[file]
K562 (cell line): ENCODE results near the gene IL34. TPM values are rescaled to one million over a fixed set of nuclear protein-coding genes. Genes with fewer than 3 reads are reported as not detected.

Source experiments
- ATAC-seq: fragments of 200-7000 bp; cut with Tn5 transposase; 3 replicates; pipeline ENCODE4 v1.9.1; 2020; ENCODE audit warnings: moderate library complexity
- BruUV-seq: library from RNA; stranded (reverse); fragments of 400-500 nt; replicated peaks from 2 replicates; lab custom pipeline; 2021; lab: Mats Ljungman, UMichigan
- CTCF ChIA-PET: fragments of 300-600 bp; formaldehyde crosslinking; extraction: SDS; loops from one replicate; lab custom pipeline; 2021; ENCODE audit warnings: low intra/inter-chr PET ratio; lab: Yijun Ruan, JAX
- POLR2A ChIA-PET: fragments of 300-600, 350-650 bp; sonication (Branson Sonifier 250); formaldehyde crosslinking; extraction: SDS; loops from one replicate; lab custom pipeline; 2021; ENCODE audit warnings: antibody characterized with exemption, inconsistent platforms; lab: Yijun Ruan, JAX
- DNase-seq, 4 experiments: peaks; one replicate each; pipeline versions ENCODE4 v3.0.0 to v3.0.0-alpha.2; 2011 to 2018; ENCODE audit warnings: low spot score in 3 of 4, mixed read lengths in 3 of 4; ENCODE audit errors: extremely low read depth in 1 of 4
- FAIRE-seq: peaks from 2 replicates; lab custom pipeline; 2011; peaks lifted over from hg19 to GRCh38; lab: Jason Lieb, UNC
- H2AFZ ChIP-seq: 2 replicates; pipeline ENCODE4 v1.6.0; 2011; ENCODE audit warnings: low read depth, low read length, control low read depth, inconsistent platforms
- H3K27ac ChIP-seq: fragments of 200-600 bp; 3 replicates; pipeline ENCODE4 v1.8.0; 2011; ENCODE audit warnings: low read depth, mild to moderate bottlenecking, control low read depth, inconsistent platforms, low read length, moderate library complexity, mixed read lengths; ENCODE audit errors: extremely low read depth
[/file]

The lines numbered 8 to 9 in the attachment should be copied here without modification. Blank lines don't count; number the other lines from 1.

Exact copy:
- FAIRE-seq: peaks from 2 replicates; lab custom pipeline; 2011; peaks lifted over from hg19 to GRCh38; lab: Jason Lieb, UNC
- H2AFZ ChIP-seq: 2 replicates; pipeline ENCODE4 v1.6.0; 2011; ENCODE audit warnings: low read depth, low read length, control low read depth, inconsistent platforms